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by NICK MCCARVEL


To this day, it’s still not clear what got figure skating into the mind of a 2-and-a-half-year-old Bradie Tennell on the outskirts of Chicago. But once there, the sport stuck. “I remember asking, ‘Where did you even


learn those words? Who taught you that?’” Bradie’s mother, Jean, recalled. “We were in between homes and I worked nights and every morning and it was, ‘Take me! Take me!’ So, finally, I found a rink in the yellow pages and we went.” More than 14 years later, Tennell, a Carpen-


tersville, Illinois, native, skated to the U.S. junior title, a full realization for that skating-obsessed lit- tle girl on a national stage. “We weren’t striving to be national champi-


on, but we knew it was in her potential,” Bradie’s coach, Denise Myers, said. “I said to her, ‘Someone has to win, why can’t it be you?’ She was really on point in every way at nationals.” Tennell won going away, in fact. Her 16-point margin of victory was decisive and sets her up well for the 2015–16 season, in which she will skate at both senior-level competitions and the Junior Grand Prix events. Now 17, Tennell says she’s starting to adjust


to being a recognizable face in American figure skating. Tat’s what happens when you win a na- tional title. In Greensboro, North Carolina, for- mer champions John Coughlin (pairs) and Ryan Bradley (men’s) stopped to congratulate Tennell in the corridor of the Coliseum, and for the exhibi- tion skate she shared a dressing room with some of the heroes she’s long looked up to. “It was kind of weird because I was surround-


ed by these people who I’ve been reading about in SKATING magazine for a long time,” Tennell said. “And it was strange to have them come up to me and say that they had watched my skate.” It was a free skate that included six triples.


Tennell says she’s already working on triple-triple combinations for next year. “Bradie was extraordinary at nationals,” her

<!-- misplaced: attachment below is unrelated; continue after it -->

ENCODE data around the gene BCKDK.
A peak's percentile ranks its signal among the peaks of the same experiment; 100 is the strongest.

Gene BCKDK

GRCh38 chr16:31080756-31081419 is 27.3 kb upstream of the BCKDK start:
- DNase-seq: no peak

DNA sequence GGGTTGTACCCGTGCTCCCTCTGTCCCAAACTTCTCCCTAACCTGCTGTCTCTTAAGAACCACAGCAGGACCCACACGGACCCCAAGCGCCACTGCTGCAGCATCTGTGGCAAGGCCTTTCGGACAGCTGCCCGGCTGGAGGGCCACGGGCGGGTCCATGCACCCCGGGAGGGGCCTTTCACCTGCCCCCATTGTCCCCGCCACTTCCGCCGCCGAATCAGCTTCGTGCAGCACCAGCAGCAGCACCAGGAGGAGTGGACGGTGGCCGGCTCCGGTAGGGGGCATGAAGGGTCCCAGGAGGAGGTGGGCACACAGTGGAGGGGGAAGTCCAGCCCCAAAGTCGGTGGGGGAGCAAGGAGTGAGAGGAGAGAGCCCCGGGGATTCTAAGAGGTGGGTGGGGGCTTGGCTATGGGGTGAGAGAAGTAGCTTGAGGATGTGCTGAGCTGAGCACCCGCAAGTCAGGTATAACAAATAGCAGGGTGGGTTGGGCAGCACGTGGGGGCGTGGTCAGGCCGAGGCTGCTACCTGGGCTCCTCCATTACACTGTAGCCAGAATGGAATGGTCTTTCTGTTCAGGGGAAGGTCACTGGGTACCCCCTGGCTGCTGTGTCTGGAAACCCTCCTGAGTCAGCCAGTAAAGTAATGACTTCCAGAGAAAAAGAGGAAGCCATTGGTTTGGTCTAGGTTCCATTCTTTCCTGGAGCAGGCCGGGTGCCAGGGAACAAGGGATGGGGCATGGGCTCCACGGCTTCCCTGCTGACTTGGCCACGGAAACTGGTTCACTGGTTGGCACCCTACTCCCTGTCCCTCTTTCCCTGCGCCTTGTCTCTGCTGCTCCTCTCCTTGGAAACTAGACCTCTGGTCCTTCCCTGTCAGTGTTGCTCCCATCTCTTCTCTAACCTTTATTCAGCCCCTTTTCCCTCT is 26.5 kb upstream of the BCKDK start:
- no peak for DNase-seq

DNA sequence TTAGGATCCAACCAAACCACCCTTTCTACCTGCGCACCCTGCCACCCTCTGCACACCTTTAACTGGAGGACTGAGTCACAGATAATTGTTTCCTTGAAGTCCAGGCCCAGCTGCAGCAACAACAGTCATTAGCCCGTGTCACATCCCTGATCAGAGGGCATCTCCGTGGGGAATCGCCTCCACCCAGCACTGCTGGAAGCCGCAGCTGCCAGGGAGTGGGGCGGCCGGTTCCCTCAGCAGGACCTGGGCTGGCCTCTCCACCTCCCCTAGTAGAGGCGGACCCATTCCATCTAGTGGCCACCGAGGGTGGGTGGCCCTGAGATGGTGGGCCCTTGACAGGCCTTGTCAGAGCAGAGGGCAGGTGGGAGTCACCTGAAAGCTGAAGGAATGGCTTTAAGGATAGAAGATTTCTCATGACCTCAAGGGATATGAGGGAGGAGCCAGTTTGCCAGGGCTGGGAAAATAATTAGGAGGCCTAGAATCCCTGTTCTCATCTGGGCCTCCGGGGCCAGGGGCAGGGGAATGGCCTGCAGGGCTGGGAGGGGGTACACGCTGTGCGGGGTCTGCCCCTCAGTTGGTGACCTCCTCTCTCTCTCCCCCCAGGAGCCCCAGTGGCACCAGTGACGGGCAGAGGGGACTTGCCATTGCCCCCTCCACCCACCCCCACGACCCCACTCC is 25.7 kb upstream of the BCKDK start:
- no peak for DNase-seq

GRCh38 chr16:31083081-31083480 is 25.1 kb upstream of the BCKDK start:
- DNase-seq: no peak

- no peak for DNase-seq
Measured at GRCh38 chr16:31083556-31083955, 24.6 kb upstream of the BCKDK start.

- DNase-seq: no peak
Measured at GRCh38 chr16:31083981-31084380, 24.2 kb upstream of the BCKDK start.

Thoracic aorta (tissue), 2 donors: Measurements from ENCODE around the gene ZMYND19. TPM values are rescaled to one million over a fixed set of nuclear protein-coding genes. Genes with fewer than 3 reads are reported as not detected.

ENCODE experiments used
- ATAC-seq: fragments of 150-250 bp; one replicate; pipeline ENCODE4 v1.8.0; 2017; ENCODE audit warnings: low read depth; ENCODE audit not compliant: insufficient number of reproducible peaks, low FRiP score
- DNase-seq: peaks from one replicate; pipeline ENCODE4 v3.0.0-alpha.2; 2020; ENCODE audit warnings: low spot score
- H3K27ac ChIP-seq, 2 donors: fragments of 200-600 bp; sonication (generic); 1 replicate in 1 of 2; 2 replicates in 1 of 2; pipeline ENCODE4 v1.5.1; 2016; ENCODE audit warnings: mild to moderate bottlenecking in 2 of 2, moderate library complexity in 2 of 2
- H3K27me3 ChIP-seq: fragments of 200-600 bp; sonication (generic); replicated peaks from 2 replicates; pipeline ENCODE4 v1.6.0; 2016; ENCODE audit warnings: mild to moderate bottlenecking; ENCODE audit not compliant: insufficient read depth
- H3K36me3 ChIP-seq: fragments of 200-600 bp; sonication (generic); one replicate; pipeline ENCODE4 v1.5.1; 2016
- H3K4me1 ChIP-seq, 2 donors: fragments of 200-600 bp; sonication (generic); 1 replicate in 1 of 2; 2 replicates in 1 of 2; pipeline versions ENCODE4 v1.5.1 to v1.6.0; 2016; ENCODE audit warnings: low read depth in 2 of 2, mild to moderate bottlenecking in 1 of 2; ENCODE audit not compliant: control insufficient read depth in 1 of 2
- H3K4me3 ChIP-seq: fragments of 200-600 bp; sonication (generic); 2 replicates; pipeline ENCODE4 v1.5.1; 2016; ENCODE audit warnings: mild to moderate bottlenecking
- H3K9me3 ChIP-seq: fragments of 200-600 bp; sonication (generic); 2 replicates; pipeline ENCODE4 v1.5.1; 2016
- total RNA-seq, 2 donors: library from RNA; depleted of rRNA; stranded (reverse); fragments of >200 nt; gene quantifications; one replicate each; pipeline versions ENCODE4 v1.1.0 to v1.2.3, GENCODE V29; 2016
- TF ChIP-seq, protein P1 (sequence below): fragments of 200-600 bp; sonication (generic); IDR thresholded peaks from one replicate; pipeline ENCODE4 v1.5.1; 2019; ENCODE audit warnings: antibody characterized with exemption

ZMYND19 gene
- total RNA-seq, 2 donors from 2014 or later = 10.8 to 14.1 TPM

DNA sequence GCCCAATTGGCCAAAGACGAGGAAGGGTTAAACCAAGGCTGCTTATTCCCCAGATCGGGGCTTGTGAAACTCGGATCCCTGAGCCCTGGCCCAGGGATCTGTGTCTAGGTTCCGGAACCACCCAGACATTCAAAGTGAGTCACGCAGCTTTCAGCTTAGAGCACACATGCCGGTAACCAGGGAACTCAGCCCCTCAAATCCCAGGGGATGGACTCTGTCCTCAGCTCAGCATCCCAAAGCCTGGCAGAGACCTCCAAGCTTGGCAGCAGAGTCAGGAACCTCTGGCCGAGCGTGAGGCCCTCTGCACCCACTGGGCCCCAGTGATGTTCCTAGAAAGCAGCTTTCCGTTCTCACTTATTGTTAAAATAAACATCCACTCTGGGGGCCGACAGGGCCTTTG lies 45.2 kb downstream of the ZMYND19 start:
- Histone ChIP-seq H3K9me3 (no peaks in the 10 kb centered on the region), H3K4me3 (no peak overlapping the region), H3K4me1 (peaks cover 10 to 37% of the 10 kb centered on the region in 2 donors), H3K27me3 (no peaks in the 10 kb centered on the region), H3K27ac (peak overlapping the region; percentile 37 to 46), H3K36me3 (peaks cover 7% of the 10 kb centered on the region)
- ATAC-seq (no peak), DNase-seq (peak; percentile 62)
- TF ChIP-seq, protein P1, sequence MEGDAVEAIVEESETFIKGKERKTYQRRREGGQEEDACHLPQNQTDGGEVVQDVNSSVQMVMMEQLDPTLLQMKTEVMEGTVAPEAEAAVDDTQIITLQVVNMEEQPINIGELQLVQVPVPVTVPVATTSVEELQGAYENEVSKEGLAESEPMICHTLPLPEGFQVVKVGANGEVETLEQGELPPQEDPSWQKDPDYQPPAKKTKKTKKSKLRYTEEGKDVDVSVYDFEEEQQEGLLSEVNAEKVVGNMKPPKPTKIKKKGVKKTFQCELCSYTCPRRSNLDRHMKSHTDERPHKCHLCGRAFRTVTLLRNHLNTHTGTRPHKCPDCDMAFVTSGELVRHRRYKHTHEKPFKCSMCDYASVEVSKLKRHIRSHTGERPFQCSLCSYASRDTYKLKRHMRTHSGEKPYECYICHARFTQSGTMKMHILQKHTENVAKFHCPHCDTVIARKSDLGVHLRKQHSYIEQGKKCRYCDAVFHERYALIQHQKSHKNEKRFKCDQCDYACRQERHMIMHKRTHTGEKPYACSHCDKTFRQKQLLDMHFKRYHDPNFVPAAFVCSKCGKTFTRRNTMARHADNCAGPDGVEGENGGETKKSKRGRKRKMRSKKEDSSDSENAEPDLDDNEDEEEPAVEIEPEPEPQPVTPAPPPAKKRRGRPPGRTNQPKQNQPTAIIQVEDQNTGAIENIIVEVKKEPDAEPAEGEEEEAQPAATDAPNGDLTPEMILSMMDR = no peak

choreographer, Scott Brown, said. “She practiced well, she was very prepared, very focused, very well-trained and she nailed it.” Nailing it is something that Tennell doesn’t


shy away from. Te soft-spoken high school junior takes things one at a time when it comes to com-


peting on the ice, explaining that her lead after the short program at nationals didn’t add any internal pressure. Te win marked a leap from fourth in the junior competition in 2014. Off the ice, however, Bradie is usually lost in a book of some sort. “I really like to read in my spare time,” Ten-


nell revealed. “Te Mortal Instruments series by Cassandra Clare is one of my favorites. It’s a super- natural kind of thing. A lot of demon-hunting and stuff like that.”


Te demon that is to be attacked in her skat-


ing is that ever-elusive “complete package,” some- thing her team is well aware of. “Having such a successful technical season,


it’s time to build out the artist,” said Brown, who has already choreographed both Tennell’s pro- grams for the coming year. “She’s doing a tango for her long and she’s trying to show more of her- self and her emotion. Tey’re different from what we’ve done before. Tat’s where our work is now: to build the artist in her.” Tennell, who took ballet for years, has been


in ballroom dance classes lately to strengthen her artistic appeal. “Tere’s something in there that hasn’t come


out yet,” Myers said of Tennell’s skating. “I can see it and I can feel it and that’s what I’m trying to do this year. We want to find that and bring it out on the ice.”


What is apparent is Tennell’s fiery passion for


the sport, still burning as strongly as it did when she was shy of 3 years old and tugging on her mom’s sleeves to take her to a rink. Any rink. Te Twin Rinks Ice Pavilion where Tennell


now trains was once home to Jason Brown and Gracie Gold, the latter whom Tennell has devel- oped a friendship with. “Gracie really loves Te Hunger Games, so


we would just start up a conversation about that,” Tennell said of when Gold would stop by the rink. “Or we’d talk about skating.” A banner will soon hang at Twin Rinks with


Tennell’s picture on it, a tribute to a national champion who can’t remember what first got her into the sport — though it doesn’t seem to matter anymore. She’s skating now because she loves it.


GETTING TO KNOW BRADIE TENNELL


Birthplace: Winfield, Illinois Hometown: Carpentersville, Illinois Skating club: Wagon Wheel FSC


Likes the most about skating: The feeling of freeness it gives me


Dislikes the most about skating: Waking up at 4 a.m. almost every day


Skating Idols: Kristi Yamaguchi and Meryl Davis


FAVORITES Sport: Swimming Sports team: Chicago Blackhawks Places to visit: Athens, Greece, and Rome, Italy School subject: English Music genres: Country and pop Bands: Fall Out Boy, Taylor Swift and Blake Shelton Movie: The DUFF TV programs: “Arrow,” “The Flash” and “Friends” Color: Pink Food: Deep dish pizza and ice cream Ice cream: Triple Chocolate Moose Tracks


SKATING 39


JAY ADEFF/U.S. FIGURE SKATING


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